Darien’s Representative Town Meeting will consider a new ordinance to promote the use of reusable shopping bags instead of single-use plastic bags at stores in town. Local advocacy group Bring Your Own (BYO) Darien has reached out to businesses, nonprofit organizations and schools to garner the support for a full transition to recyclable paper bags at checkout.
The plastic bags used at store checkouts across the country are a large source of pollution and contribute to the dozens of tons of unrecyclable plastic dumped into the oceans each year. BYO Darien cites a number of large-scale environmental concerns stemming from the use of plastics, including adverse impacts on marine life, rising levels of toxicity in seawater, and an increasing amount of plastic debris found on the town’s beaches.
Members of BYO Darien visited the Board of Selectmen during its Aug. 27 meeting to present their recommended ordinance and to describe their work with the community thus far. The organization is recommending a six-month phase out period for businesses to stop using plastic bags. To further encourage shoppers to use their own reusable bags, businesses would have the choice of charging a fixed fee to provide recycled paper bags, which would be made of a minimum of 40% recycled materials and be 100% recyclable. Plastic bags not specifically used at checkout, like those for produce, newspapers and laundry bags, would not be considered under the ordinance.
The BYO Darien website (BYODarien.org) currently lists more than three dozen local businesses and organizations in support of eliminating the use of non-recyclable plastic bags. The RTM Rules Committee will consider the ordinance at its Sept. 10 meeting and determine if it is ready to be brought the RTM’s full body for a vote.
This won’t be the first time the Representative Town Meeting has considered a ban on plastic bags. In 2012, Choose to Reuse, a group that included Darien High School students, successfully petitioned more than 2,000 signatures for a plastic bag ban. That movement failed to pass the Representative Town Meeting, with a 46 to 36 vote against a new ordinance. However, as evidence of the environmental impact of plastic continues to mount, a number of Connecticut towns are considering their own rules for plastic bags.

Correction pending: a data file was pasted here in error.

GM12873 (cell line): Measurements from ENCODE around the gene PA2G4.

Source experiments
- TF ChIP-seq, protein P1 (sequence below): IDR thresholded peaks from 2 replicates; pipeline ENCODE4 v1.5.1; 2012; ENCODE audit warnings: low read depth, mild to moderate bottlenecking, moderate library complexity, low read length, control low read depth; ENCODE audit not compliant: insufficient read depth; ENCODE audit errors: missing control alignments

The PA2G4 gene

Westport’s town ordinance, implemented in 2008, completely prevents the use of single-use plastic bags at checkout, limiting retailers to recyclable paper bags instead of plastic. Greenwich passed a similar ordinance in March 2018 that will officially go into effect on Sept. 12. Greenwich considered including a 23-cent fee for each recyclable bag provided by retailers, but the town’s RTM removed the fee from the ordinance and placed a three-year term on the ban. The ban will be enforced by Greenwich’s Conservation Commission, which can fine businesses up to $250 for non-compliance. Stamford’s Board of Representatives is considering a ban on plastic bag use as well.
BYO Darien will continue to promote the ordinance through education and environmental initiatives. The group is working with schools in both Darien and New Canaan to host a competition for reduced plastic use as the school year begins and will host a series of movies at the Darien Nature Center and Darien Library. BYO Darien will also continue to provide presentations at the Darien YMCA, YWCA and Senior Center to further inform the public about the proposed ordinance.
To learn more about this local environmental initiative and the long-term impacts of plastic use, visit the organization’s website at BYODarien.org.